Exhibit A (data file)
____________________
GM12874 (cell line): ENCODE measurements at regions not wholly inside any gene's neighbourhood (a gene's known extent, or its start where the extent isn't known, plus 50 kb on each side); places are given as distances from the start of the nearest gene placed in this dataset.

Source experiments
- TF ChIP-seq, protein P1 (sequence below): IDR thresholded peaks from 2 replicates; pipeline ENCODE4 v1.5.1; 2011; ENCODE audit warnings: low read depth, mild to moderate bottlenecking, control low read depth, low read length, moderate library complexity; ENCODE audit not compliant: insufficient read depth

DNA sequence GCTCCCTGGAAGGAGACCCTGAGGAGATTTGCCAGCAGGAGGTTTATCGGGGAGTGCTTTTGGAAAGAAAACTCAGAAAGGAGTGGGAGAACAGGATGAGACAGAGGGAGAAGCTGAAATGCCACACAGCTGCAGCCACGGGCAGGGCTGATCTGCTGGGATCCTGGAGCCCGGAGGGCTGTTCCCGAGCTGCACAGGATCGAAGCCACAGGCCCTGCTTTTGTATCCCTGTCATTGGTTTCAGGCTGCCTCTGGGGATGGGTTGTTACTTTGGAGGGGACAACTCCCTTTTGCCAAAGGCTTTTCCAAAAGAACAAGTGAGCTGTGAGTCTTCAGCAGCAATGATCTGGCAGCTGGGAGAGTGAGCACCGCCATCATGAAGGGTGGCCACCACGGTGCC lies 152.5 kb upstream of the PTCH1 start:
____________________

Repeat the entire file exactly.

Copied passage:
GM12874 (cell line): ENCODE measurements at regions not wholly inside any gene's neighbourhood (a gene's known extent, or its start where the extent isn't known, plus 50 kb on each side); places are given as distances from the start of the nearest gene placed in this dataset.

Source experiments
- TF ChIP-seq, protein P1 (sequence below): IDR thresholded peaks from 2 replicates; pipeline ENCODE4 v1.5.1; 2011; ENCODE audit warnings: low read depth, mild to moderate bottlenecking, control low read depth, low read length, moderate library complexity; ENCODE audit not compliant: insufficient read depth

DNA sequence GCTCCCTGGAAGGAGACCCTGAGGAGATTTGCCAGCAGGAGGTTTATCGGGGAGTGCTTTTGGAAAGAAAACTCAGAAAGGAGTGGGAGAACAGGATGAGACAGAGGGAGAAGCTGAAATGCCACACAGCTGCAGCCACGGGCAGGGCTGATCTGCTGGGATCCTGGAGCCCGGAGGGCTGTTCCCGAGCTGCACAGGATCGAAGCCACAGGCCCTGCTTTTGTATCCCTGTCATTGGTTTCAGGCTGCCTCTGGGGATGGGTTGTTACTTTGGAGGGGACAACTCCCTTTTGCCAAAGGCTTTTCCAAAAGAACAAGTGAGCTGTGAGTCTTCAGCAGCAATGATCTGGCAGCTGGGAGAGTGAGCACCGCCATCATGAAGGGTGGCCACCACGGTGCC lies 152.5 kb upstream of the PTCH1 start: